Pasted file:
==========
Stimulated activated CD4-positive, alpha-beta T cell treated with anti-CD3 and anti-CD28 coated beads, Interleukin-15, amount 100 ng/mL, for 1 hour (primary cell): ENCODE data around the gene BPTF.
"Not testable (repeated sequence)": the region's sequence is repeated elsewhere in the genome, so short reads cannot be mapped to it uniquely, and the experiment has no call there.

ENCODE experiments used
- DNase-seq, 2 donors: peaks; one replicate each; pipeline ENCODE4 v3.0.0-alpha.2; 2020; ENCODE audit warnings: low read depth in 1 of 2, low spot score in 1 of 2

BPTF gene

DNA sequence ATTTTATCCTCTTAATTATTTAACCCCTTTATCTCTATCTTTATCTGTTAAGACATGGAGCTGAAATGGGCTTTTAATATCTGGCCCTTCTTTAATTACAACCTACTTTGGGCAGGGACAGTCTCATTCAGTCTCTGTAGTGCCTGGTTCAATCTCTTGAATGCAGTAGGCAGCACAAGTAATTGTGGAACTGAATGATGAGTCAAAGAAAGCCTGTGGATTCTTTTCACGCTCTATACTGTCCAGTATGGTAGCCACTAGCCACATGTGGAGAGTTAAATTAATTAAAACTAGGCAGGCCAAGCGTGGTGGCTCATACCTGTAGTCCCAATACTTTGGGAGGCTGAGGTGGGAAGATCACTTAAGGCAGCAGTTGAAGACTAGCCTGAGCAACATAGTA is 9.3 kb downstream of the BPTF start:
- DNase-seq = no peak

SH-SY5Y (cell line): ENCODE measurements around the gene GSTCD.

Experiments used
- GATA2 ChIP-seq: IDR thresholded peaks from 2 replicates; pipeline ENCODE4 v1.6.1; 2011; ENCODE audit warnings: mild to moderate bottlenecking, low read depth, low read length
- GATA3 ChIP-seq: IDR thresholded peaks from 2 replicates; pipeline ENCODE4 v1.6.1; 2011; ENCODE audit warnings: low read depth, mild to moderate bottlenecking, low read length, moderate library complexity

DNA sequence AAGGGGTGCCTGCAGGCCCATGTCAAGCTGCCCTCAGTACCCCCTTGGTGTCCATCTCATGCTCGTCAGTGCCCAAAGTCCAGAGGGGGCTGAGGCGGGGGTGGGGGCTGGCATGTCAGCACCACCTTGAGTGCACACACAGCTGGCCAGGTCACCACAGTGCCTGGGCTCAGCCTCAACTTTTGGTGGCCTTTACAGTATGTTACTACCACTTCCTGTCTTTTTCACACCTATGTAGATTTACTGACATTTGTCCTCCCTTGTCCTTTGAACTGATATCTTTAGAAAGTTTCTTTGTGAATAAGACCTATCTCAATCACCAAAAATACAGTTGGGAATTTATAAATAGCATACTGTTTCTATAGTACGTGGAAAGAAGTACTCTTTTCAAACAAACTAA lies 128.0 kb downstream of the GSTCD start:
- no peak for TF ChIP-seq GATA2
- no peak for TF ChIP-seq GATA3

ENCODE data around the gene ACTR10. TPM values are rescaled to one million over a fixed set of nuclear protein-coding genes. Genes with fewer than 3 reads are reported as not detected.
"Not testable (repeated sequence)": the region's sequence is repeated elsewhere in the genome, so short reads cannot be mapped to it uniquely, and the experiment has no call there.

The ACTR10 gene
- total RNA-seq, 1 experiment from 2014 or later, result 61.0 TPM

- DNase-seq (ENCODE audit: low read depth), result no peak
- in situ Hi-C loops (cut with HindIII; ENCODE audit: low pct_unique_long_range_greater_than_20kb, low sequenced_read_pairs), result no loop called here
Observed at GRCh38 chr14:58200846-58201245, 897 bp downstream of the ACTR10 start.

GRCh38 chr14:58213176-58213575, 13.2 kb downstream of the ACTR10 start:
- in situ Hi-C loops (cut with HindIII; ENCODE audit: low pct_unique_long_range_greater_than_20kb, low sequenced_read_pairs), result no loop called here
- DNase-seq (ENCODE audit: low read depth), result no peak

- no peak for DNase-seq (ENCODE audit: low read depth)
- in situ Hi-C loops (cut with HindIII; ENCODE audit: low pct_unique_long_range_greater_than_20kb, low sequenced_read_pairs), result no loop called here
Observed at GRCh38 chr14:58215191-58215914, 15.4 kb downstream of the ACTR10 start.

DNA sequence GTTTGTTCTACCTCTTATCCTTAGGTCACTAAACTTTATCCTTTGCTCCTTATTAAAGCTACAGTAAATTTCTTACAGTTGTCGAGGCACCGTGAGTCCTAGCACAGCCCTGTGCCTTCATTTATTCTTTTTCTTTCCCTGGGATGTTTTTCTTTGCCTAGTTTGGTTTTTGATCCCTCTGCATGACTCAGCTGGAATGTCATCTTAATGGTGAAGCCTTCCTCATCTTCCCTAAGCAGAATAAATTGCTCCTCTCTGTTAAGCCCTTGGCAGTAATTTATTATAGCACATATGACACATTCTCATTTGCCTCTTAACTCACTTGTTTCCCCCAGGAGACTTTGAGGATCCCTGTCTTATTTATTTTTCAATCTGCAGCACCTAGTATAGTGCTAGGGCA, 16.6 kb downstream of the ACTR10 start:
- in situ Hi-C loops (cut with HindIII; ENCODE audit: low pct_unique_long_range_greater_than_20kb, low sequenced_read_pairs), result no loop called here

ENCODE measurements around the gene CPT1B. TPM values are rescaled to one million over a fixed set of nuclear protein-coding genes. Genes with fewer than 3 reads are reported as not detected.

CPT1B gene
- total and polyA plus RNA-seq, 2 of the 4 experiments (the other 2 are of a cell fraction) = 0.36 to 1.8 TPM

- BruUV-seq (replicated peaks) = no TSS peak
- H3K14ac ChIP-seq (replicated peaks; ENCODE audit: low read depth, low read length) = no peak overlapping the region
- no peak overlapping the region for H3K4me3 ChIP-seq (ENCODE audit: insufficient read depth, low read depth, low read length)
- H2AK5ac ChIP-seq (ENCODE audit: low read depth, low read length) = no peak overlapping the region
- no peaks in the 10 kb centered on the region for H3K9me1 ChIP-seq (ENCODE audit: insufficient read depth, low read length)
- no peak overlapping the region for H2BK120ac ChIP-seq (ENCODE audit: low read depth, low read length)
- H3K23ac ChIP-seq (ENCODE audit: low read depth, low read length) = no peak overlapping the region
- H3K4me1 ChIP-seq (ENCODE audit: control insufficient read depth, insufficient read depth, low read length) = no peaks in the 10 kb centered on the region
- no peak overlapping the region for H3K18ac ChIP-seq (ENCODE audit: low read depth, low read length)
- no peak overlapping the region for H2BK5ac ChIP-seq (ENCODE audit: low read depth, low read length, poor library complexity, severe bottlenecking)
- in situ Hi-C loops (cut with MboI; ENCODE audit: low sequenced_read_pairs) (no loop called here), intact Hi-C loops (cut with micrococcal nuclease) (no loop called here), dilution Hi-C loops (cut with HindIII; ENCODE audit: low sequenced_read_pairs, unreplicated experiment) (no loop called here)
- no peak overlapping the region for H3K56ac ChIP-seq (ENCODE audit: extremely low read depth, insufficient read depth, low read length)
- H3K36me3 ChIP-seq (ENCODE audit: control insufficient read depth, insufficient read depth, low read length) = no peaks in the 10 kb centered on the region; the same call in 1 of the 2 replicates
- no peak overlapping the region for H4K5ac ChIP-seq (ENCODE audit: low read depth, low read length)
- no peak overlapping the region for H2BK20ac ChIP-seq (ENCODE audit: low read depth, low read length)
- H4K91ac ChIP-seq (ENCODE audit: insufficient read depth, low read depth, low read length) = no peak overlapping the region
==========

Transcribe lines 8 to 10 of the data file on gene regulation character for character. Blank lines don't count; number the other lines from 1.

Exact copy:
SH-SY5Y (cell line): ENCODE measurements around the gene GSTCD.

Experiments used
- GATA2 ChIP-seq: IDR thresholded peaks from 2 replicates; pipeline ENCODE4 v1.6.1; 2011; ENCODE audit warnings: mild to moderate bottlenecking, low read depth, low read length